With what appears to be a baby boom in the seal colony at Blakeney Point’s, England’s largest gray seal colony, rangers have identified several melanistic peeps among newcomers to the National Trust Reserve this January. Located in North Norfolk, Blakeney Point has seen a significant increase in its peeping season yields over the past two decades, from just 25 puppies in 2001 to more than 3,000 in 2019. Most of these seal pips sport dusty white foggy coats that once helped them disguise themselves in the icy environment but failed to keep up to date with the changing winter landscape in a warm world. Now, as they lie on evergreen sand and gravel, they don’t mix so well.
It seems to be about one melanistic out of 400 gray seal dolls. Melanism is a term used to describe living things whose excess body darkens the tissues of the body and which can cause some animals to have some beautiful jet-black. It has been found in amphibians, reptiles, birds, and mammals, including our gray seal pips.
Rangers at Blakeney Point have spotted 10 such melanistic seals this peeping season, breaking 4,000 new incoming records in reserve (matching 1/400 figures). The seals come to breed in October-November and leave in January when the seals give birth to their young and wean them. Rangers used to observe the peeping season by walking among the animals, but this year they have been given a lot of baby speed they need to reconsider and come up with a safe strategy. The teams now monitor the activity of puppies in a particular area and use that information as an indicator of activity occurring throughout the colony.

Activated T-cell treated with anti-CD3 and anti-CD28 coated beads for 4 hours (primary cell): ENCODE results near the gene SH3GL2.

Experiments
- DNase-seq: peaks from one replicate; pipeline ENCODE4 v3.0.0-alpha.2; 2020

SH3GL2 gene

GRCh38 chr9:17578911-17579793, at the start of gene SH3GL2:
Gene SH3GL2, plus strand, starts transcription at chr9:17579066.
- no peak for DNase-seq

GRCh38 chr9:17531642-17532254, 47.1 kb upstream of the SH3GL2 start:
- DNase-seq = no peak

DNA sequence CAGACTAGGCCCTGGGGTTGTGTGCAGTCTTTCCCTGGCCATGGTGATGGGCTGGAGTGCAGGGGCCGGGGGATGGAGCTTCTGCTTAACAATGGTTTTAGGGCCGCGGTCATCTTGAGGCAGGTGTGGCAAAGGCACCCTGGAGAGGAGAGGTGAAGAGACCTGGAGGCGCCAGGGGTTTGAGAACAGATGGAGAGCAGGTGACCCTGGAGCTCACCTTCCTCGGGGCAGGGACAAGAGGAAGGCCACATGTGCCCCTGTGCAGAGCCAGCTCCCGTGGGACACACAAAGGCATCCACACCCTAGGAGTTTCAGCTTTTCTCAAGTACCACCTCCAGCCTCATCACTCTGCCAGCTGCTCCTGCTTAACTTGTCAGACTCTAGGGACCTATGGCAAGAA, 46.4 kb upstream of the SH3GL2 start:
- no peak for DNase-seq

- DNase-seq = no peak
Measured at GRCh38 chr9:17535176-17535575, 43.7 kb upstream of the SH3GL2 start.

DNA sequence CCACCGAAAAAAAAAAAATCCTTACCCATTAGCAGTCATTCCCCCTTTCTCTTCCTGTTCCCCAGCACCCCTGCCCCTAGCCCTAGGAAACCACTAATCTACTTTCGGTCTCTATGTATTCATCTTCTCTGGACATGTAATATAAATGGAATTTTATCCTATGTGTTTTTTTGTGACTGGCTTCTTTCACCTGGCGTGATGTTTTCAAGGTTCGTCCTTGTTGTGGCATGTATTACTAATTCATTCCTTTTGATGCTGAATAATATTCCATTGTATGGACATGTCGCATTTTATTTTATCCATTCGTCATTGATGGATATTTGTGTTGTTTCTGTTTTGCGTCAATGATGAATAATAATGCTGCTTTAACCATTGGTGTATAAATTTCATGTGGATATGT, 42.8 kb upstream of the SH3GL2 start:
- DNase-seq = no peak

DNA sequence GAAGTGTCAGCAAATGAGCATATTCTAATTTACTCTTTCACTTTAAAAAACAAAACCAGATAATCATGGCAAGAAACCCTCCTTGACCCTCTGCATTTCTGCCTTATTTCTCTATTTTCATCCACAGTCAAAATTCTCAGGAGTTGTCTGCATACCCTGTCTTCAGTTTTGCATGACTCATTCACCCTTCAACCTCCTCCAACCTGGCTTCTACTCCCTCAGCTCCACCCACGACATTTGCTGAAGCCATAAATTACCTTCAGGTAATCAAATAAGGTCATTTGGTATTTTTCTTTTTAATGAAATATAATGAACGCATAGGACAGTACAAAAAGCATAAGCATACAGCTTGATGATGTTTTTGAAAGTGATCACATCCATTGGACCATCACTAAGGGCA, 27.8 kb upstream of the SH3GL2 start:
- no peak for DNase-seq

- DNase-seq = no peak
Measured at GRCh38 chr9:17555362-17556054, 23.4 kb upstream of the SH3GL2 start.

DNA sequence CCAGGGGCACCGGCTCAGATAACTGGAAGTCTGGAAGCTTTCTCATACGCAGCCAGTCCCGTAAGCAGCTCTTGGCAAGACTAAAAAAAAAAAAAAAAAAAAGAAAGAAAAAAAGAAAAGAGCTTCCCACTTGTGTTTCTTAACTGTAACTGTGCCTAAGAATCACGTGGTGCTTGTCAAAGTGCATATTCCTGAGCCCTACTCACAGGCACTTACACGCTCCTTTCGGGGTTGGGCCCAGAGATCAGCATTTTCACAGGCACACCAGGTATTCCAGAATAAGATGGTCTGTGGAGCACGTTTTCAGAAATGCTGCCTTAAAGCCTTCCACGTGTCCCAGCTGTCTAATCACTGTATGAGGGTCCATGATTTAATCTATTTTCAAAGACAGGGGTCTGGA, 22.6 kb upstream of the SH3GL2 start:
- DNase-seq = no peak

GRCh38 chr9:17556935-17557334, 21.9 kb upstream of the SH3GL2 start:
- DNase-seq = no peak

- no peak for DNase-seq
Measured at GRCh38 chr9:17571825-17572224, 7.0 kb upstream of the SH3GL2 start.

The opposite effect of melanism is called leucism and it causes animals to appear abnormally paler than their peers due to the lack of pigments. Two close-shining examples of this were seen on the South Georgian coast of the South Atlantic Ocean where a pale penguin and a seal looked cold on the beach. leucism differs from albinism, a condition that leaves all pigments only white (and sometimes pink or red eyes), as it can produce an existence of pale gold.
The (Not so) gray seals have now left the matter, a representative of a national trust told IFLScience. Puppies stay with their mothers for weeks, which can lose about 65 kg (143 pounds) in the process of fattening their precious offspring. The little ones work thirsty and they drink about 2.5 liters of their mother’s milk every day, balloons weighing up to about 30 kg (66 pounds) in a fortnight. After the mothers return to the sea, the dolls work with her coat and confidence until she has the courage to follow suit a few weeks later.
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